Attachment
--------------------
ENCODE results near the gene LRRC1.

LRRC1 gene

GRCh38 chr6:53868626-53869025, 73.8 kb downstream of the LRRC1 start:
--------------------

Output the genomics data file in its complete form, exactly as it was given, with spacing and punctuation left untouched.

ENCODE results near the gene LRRC1.

LRRC1 gene

GRCh38 chr6:53868626-53869025, 73.8 kb downstream of the LRRC1 start: